#PlanetCCM: Relient K And Using CCM To Sell Sexism

#PlanetCCM: Relient K And Using CCM To Sell Sexism December 19, 2013

Content Note: Victim Blaming, Body Shaming

Dianna E. Anderson is hosting a synchroblog this week about contemporary Christian music (CCM) and how it affected the lives of those who grew up with it. I’ve already written one post on the subject explaining that, because of my ultra conservative upbringing, I wasn’t the world’s largest CCM fan. Relient K was one of only two Christian bands that I ever ended up liking (Five Iron Frenzy being the other). I have a special place in my heart for them still, but some of their older lyrics now make me cringe.

An example of this is the song “Mood Rings,” which is filled with sexist stereotypes about the overly-emotional, hysterical woman.

I’ve talked before about how the evangelical church is often invested in and therefore a huge promoter of sexism and patriarchy. “Mood Rings” is an example of one of the ways that the evangelical church uses the Christian music industry as a vehicle for this sexism.

Interestingly, this song inspired Thomas Nelson publishers to call up Relient K and have them “write” a book about girls. The Complex Infrastructure Known as the Female Mind was published in 2004 and takes it’s title from the last line of “Mood Rings.”

This the cover of the book “The Complex Infrastructure Known as the Female Mind,” designed by Margaret Pesek, with photo by Dave Johnson. Found at Christianbook.com

Relient K’s name is on the front, though, according to this interview, the book was written almost completely by Mark Nicholas, who is not a member of the group (and never was). So, this isn’t a critique of the band members themselves or their views of women–I do not know each member’s views.

I do want to analyze this book, however, for #PlanetCCM (you know how much I love analyzing Christian relationship books), to look at some of the messages that the evangelical church sent to people in my generation using the Christian music industry.

The premise of the book is taken from sexist stereotypes found in “Mood Rings:” women and girls are mysterious, complicated, emotional, and impossible to understand. The book also falls into the same traps that other books I’ve analyzed fall into.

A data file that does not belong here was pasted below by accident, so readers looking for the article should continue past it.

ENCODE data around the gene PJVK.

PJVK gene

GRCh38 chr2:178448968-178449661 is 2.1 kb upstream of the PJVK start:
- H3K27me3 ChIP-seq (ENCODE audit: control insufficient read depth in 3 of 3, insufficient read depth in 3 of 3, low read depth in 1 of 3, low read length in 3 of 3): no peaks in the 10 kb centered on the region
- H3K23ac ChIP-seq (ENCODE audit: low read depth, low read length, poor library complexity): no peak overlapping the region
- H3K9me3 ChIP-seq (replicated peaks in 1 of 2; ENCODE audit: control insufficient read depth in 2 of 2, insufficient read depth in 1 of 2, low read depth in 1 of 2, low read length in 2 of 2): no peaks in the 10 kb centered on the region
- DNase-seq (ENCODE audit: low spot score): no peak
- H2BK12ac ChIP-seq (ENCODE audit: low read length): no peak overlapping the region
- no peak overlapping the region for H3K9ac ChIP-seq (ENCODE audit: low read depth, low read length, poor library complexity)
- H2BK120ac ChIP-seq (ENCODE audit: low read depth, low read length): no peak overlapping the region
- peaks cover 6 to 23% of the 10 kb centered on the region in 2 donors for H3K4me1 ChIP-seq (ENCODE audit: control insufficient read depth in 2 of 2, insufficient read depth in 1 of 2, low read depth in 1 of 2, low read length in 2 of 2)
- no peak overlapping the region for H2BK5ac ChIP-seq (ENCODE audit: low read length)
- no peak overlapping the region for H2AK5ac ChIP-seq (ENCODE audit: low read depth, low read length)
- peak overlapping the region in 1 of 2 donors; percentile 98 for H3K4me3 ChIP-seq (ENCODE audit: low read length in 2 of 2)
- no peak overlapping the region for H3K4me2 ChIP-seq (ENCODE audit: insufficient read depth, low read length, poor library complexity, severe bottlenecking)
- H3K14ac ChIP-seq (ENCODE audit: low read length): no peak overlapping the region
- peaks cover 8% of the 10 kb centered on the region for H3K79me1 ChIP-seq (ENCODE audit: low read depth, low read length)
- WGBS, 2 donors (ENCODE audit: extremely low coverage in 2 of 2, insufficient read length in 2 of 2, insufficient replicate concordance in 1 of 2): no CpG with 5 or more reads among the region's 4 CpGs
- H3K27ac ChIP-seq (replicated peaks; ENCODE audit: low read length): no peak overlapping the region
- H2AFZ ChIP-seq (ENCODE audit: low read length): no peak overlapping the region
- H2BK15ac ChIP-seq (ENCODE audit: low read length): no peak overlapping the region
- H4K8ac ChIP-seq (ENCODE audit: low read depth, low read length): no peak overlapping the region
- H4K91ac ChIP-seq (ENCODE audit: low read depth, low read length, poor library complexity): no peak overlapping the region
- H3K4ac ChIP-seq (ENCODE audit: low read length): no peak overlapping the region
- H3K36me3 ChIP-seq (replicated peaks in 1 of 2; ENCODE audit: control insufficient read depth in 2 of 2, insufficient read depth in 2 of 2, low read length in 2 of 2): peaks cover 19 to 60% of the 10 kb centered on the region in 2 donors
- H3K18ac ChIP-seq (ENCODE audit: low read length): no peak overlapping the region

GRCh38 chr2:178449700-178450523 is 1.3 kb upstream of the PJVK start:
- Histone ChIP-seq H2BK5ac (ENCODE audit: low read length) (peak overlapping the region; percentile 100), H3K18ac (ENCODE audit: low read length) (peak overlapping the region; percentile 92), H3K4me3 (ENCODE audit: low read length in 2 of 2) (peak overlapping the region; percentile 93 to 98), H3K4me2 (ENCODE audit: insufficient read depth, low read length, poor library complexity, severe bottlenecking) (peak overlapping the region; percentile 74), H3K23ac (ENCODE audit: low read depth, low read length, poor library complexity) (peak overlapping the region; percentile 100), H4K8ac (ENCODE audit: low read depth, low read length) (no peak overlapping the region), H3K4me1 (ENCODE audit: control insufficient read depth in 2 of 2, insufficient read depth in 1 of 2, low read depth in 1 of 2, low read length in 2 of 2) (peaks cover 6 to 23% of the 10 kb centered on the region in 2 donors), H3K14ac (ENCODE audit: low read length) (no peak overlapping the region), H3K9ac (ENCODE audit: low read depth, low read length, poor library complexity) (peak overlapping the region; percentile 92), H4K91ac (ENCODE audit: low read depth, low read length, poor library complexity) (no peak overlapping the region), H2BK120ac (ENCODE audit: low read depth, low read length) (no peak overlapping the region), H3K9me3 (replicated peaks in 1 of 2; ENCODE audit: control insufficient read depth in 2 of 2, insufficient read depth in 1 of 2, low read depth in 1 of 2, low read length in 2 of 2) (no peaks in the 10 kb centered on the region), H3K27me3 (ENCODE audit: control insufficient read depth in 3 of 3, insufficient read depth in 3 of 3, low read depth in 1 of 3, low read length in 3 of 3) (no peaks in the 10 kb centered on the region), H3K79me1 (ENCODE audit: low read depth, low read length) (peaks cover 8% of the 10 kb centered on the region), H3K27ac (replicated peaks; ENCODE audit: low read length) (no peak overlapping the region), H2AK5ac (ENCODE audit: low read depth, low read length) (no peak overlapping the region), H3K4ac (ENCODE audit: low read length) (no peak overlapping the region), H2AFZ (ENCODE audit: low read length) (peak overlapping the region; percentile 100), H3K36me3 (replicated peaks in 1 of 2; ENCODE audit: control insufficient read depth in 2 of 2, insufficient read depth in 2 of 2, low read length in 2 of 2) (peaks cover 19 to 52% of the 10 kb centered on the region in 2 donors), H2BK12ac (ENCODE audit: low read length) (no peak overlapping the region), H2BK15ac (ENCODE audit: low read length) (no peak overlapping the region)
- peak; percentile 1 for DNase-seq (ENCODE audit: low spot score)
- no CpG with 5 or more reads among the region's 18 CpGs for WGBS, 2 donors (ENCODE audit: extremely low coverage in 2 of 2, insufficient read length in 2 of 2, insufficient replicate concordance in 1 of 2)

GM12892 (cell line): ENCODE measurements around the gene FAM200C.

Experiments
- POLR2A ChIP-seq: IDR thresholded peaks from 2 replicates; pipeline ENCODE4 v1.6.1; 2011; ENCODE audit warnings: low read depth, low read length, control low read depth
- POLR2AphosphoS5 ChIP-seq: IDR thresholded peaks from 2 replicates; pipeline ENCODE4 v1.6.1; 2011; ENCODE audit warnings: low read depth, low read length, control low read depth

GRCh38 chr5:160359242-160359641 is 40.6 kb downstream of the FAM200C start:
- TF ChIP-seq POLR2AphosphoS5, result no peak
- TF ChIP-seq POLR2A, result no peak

It subtly threatens women who step outside accepted gender roles: 

The book calls women to modesty in dress (because of course, men are visual, therefore it is a woman’s role to keep them from stumbling). It rails against wearing sports bras as a top (saying they are not “Relient K-approved) (pg. 5), and decries short skirts and low-cut tops (pg. 114).

Women who don’t follow modest rules are blamed for their own oppression and even for violence done against them. The book states that if you are not “smart about what you wear” you may become “some guy’s sexual…prey.” (pg. 115)

It dehumanizes men and women:

Women are talked about as animals, and Relient K (not really Relient K) claims to have “observed girls int their natural habitats.”  (pg. ix) The author refers to large groups of girls as a “herd.” (pg. 123) The entire book reads like what Sarah Jones, on Twitter, called “a Discovery Channel approach to dating,” where men are the human researchers and women are the animals being researched.

Of course, men were animalized too. As mentioned above, the book claims that all men at times fall into the category of The Ape. The Ape is considered the “default condition of nearly all guys.” (pg. 108)

It supports racist and misogynist  notions of “purity” and gender:

Beyond being simply a tool of the patriarchy, purity culture is used to maintain white supremacy. The pure woman isn’t just the woman who doesn’t have sex. In our culture, some women are automatically viewed as “more pure” than others. The image of the “pure” woman is closely tied to the image of a young, thin, submissive, upper class, white woman. (for more on this, check out this series on Are Women Human?)

The type of girl in this book who is considered ideal–the best marriage material–is called “Vanilla Pudding” (pg. 91). Whether intentional or not, the use of the words “Vanilla Pudding” brings to mind the image of a white woman. Vanilla Pudding is also “not too smart and definitely not dumb. Vanilla Pudding is not too skinny, not too fat.” She loves church “but is not necessarily a leader unless she is called upon to do so.” The idea woman is Vanilla–doesn’t stand out, doesn’t take up too much space, doesn’t lead unless she has to.

There are racist implications in the book’s picture of the “ideal” man, too. Though the book claims that all men are at times The Ape and at times Mr. Wonderful, it still sets up a dichotomy between these two “types” of men, and the physical descriptions given for what Mr. Wonderful looks like are telling. According to the book, Mr. Wonderful, the opposite of The Ape, is “usually 5’8” or taller, is somewhat muscular, and has the perfect tan or color of skin.” (pg. 109) As Jason Dye pointed out on Twitter, putting the guy with the “perfect color of skin” opposite the guy who is “The Ape,” is pretty damn racist.